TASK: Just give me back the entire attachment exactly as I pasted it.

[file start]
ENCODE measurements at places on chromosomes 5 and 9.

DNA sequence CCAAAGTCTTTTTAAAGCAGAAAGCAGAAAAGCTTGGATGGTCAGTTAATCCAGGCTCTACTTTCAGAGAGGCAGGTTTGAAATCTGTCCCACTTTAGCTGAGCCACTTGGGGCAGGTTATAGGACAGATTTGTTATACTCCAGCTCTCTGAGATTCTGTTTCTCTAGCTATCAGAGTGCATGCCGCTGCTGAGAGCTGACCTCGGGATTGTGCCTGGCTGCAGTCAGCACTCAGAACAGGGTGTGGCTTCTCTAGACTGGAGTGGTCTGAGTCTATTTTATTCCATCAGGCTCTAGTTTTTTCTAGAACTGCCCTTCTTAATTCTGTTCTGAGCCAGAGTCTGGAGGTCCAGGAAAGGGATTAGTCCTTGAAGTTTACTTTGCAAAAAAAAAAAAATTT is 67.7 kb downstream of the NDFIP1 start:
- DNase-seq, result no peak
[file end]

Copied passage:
ENCODE measurements at places on chromosomes 5 and 9.

DNA sequence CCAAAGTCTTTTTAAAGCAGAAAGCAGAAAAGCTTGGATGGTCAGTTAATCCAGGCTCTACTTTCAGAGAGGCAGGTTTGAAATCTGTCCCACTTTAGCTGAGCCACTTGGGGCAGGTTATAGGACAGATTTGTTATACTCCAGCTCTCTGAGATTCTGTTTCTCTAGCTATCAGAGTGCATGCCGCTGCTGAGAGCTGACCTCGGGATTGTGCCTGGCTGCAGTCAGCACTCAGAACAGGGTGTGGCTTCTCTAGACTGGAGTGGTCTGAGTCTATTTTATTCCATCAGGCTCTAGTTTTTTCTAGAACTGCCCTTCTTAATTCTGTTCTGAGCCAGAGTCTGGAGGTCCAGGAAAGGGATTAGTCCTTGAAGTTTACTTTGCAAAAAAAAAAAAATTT is 67.7 kb downstream of the NDFIP1 start:
- DNase-seq, result no peak